Single-land road through a hamlet ... somewhere. - WCF-6056.jpgDriving on some of these tiny strips of pavement requires constant attention. First to keep the vehicle centered between the stone walls or hedgerows, second, to be alert to oncoming vehicles, and third, being aware of the slightly wider places where it is possible for two small cars to slowly pass (we have not yet had the need to pull in the side mirrors… yet).

The general etiquette says that the vehicle that is in the best position to allow the other to approach and pass flashes their headlights, and then moves over or reverses to the wide area that he had just passed. The transaction is always concluded with a smile and a friendly wave by both operators.

View of Dursley from Cam Peak - WCF-4842.jpgWithout question though, our favorite way to enter a village is on foot. Whether through a pasture over a hill, or through a wood along a stream, the warm-toned stone buildings, often surrounded by small gardens filled with vegetables, fruits, and flowers greet us. Narrow streets with hollyhocks and roses add a civilizing change from the brambles, thistles, and nettles that often line footpaths.

A small side lane in Burford - WCF-5715.jpgLaundry hangs from clotheslines when the weather allows (and sometimes when it doesn’t), and often a dog barks as we make our way by. There is nearly always a welcoming pub somewhere, and often a church with a long history and someone locally famous buried in the neatly cared-for churchyard.

It is easy to stroll many of these small communities and think that if you’ve seen one you’ve seen them all. But each has its own personality and charm, and if the opportunity presents itself to stop and chat with a resident or two, there is a wonderful friendliness that is uniquely English.

And every place has a story.


The images in this post are of the various hamlets, villages, and towns we have had the pleasure of visiting. The captions will describe what’s in the image, but describing in any detail each place would require an entire website devoted to each. If you would like more information about a particular location simply search the internet or ask us using the comment box (below the gallery).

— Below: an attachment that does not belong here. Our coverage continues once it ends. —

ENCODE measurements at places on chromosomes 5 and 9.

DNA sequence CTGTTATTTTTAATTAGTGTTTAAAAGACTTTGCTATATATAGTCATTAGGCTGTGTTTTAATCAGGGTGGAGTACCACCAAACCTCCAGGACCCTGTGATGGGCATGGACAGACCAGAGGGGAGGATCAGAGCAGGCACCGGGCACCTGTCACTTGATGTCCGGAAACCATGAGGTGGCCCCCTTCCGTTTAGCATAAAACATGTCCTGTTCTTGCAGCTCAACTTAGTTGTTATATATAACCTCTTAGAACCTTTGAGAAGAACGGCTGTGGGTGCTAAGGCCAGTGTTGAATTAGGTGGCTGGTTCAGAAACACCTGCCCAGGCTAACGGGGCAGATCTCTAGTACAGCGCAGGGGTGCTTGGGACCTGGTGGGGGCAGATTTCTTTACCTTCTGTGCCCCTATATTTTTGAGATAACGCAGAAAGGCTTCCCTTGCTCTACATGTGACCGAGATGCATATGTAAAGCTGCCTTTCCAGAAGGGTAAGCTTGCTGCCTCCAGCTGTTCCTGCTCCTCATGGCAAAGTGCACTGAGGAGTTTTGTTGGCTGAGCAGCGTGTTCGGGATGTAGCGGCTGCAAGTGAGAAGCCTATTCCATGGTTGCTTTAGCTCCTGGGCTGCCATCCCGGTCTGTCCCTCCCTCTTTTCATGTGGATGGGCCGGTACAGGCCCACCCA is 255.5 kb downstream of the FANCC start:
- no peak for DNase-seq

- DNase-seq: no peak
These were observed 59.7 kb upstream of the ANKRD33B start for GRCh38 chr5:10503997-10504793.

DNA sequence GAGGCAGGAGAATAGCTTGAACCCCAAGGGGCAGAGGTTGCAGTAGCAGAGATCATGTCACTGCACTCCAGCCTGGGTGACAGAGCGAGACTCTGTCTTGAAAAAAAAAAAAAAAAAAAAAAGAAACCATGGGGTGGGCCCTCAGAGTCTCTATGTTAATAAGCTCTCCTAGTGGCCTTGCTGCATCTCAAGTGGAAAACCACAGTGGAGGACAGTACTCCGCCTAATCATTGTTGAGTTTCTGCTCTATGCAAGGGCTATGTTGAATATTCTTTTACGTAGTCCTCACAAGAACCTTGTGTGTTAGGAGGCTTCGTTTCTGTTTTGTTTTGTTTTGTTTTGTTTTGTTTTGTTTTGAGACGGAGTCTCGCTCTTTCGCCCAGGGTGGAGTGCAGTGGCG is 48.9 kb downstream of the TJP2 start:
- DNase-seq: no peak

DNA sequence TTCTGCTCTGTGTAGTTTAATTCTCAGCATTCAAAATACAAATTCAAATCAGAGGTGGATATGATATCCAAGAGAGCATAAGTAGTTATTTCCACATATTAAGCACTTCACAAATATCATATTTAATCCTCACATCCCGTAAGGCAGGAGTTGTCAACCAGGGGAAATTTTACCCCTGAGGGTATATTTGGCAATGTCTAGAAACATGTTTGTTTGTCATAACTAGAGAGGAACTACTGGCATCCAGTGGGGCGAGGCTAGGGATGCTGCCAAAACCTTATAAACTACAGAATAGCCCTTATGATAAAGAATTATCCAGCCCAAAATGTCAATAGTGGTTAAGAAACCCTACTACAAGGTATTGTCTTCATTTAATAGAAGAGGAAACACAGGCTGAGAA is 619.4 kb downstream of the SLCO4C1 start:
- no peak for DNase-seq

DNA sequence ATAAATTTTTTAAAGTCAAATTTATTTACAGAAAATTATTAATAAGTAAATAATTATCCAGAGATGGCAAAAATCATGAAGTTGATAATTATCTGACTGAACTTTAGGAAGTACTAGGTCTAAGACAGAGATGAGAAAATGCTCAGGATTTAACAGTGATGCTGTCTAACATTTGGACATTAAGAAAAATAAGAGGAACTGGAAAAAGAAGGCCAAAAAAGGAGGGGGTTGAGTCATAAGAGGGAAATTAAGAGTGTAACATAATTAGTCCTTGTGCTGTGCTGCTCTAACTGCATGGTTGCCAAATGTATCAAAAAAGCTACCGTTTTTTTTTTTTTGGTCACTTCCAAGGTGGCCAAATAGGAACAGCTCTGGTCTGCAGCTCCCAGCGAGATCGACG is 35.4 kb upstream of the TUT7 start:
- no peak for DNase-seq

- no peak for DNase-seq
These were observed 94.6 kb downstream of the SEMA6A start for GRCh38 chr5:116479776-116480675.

4 Responses to “Hamlets, Villages, and Towns”

  1. I bet that a lot of folks living in the 5 boroughs of New York City would rather they be called ‘ The Burgs ‘ instead of the boroughs. Thank you for the beautifully landscapes via your blog.

  2. Thanks!

  3. I just now realized that you folks are driving the motorcars over there on the left hand side of the road while sitting in the right hand side of the car…. and then was so touched by the ringing room photo.

    • Yeah, it’s a bit of a challenge at first but I’ve gotten it down pretty well. The double roundabouts do require a bit more concentration though. I will have to be rather careful when I return, considering I have sort of reset my autopilot.
      The bells that ring over the countryside in all the countries we have visited are something that we will miss. Though I’m glad the bells DON’T follow the 24-hour format (i.e. 12 chimes at noon and 24 at midnight).